Following the instructions on my HE tunnel broker page, a simple cut-n-paste into /etc/network/interfaces added the new tunnel network device, a quick ifup and my server started using IPv6.  Interestingly my apt-cacher-ng immediately switched backhaul of its incoming IPv4 requests to IPv6 no configuration needed.

Enabling IPv6 for the rest of the network was surprisingly easy.  I had to install and configure radv with my assigned prefix.  It also passed out information on the HE DNS servers, prioritising IPv6 in DNS lookup results.  No changes were required for any of the client systems; well other than enabling firewalls.  Win.

Overall IPv6 is still not simple as it is hard to obtain native IPv6 support, but if you can get it onto your network the client side is working very well indeed.

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Stéphane Graber

Quite a few people have been asking for a status update of LXC in Ubuntu as of Ubuntu 12.04 LTS. This post is meant as an overview of the work we did over the past 6 months and pointers to more detailed blog posts for some of the new features.

What’s LXC?

LXC is a userspace tool controlling the kernel namespaces and cgroup features to create system or application containers.

To give you an idea:

  • Feels like somewhere between a chroot and a VM
  • Can run a full distro using the “host” kernel
  • Processes running in a container are visible from the outside
  • Doesn’t require any specific hardware, works on all supported architectures

A libvirt driver for LXC exists (libvirt-lxc), however it doesn’t use the “lxc” userspace tool even though it uses the same kernel features.

Making LXC easier

One of the main focus for 12.04 LTS was to make LXC dead easy to use, to achieve this, we’ve been working on a few different fronts fixing known bugs and improving LXC’s default configuration.

Creating a basic container and starting it on Ubuntu 12.04 LTS is now down to:

sudo apt-get install lxc
sudo lxc-create -t ubuntu -n my-container
sudo lxc-start -n my-container

This will default to using the same version and architecture as your machine, additional option are obviously available (–help will list them). Login/Password are ubuntu/ubuntu.

Another thing we worked on to make LXC easier to work with is reducing the number of hacks required to turn a regular system into a container down to zero.
Starting with 12.04, we don’t do any modification to a standard Ubuntu system to get it running in a container.
It’s now even possible to take a raw VM image and have it boot in a container!

The ubuntu-cloud template also lets you get one of our EC2/cloud images and have it start as a container instead of a cloud instance:

sudo apt-get install lxc cloud-utils
sudo lxc-create -t ubuntu-cloud -n my-cloud-container
sudo lxc-start -n my-cloud-container

And finally, if you want to test the new cool stuff, you can also use juju with LXC:

[ ! -f ~/.ssh/id_rsa.pub ] && ssh-keygen -t rsa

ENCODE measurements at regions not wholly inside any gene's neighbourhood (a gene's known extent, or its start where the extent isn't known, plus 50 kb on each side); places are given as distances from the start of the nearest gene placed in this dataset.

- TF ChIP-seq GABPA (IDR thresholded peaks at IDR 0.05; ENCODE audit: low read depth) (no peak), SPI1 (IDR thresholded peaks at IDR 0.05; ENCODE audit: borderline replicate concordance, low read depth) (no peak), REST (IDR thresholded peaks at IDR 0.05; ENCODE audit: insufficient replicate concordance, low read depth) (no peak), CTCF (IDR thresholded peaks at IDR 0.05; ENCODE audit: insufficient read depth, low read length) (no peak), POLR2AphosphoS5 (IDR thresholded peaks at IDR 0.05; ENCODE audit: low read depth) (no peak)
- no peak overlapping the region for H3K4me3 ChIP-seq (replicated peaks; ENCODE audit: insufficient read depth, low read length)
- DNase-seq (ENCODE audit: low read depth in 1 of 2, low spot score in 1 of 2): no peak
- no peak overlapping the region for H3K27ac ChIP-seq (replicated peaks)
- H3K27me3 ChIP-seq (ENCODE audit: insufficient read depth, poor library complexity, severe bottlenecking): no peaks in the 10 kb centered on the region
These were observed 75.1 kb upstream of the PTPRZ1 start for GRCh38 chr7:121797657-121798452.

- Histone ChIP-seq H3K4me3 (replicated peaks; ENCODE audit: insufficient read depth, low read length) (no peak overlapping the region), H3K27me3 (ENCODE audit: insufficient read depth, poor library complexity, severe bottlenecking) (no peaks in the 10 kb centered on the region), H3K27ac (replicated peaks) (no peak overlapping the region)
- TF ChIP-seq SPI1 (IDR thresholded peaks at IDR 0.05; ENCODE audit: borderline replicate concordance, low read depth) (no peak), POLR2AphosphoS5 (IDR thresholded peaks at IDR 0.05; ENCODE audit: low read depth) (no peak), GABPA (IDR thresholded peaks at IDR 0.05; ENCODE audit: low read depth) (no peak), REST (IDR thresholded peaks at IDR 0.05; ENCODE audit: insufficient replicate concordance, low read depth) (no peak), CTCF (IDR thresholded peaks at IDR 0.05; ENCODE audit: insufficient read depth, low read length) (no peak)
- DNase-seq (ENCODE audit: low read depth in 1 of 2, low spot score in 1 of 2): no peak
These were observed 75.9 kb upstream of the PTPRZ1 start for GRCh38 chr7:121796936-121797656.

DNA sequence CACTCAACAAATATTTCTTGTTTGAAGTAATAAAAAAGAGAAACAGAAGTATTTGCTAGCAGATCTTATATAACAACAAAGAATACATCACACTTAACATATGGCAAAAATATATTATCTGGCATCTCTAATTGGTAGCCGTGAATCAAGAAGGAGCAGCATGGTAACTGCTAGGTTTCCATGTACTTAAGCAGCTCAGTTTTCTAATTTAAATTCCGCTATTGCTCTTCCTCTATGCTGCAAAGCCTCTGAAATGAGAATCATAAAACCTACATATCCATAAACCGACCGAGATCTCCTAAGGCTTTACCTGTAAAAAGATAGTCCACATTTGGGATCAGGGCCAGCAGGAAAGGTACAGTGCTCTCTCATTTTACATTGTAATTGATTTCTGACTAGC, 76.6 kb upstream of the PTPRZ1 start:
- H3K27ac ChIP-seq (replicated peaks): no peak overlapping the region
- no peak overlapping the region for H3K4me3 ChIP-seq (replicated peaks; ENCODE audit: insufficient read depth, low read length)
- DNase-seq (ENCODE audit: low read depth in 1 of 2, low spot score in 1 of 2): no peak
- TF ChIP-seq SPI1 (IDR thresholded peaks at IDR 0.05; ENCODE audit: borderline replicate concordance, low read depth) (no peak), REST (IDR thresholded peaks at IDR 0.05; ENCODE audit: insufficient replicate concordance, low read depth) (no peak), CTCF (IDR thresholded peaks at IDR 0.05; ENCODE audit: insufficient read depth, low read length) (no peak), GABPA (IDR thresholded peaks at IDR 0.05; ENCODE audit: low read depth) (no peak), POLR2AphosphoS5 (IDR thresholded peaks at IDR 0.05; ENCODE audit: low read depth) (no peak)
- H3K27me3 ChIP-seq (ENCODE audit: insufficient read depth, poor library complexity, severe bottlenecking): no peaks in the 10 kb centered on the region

sudo apt-get install juju apt-cacher-ng zookeeper lxc libvirt-bin --no-install-recommends
sudo adduser $USER libvirtd
juju bootstrap
sed -i "s/ec2/local/" ~/.juju/environments.yaml
echo " data-dir: /tmp/juju" >> ~/.juju/environments.yaml
juju bootstrap
juju deploy mysql
juju deploy wordpress
juju add-relation wordpress mysql
juju expose wordpress

# To tail the logs
juju debug-log

# To get the IPs and status
juju status

Making LXC safer

Another main focus for LXC in Ubuntu 12.04 was to make it safe. John Johansen did an amazing work of extending apparmor to let us implement per-container apparmor profiles and prevent most known dangerous behaviours from happening in a container.

NOTE: Until we have user namespaces implemented in the kernel and used by the LXC we will NOT say that LXC is root safe, however the default apparmor profile as shipped in Ubuntu 12.04 LTS is blocking any armful action that we are aware of.

This mostly means that write access to /proc and /sys are heavily restricted, mounting filesystems is also restricted, only allowing known-safe filesystems to be mounted by default. Capabilities are also restricted in the default LXC profile to prevent a container from loading kernel modules or control apparmor.

More details on this are available here:

Other cool new stuff

Emulated architecture containers

It’s now possible to use qemu-user-static with LXC to run containers of non-native architectures, for example:

sudo apt-get install lxc qemu-user-static
sudo lxc-create -n my-armhf-container -t ubuntu -- -a armhf
sudo lxc-start -n my-armhf-container

Ephemeral containers

Quite a bit of work also went into lxc-start-ephemeral, the tool letting you start a copy of an existing container using an overlay filesystem, discarding any change you make on shutdown:

sudo apt-get install lxc
sudo lxc-create -n my-container -t ubuntu
sudo lxc-start-ephemeral -o my-container

Container nesting

You can now start a container inside a container!
For that to work, you first need to create a new apparmor profile as the default one doesn’t allow this for security reason.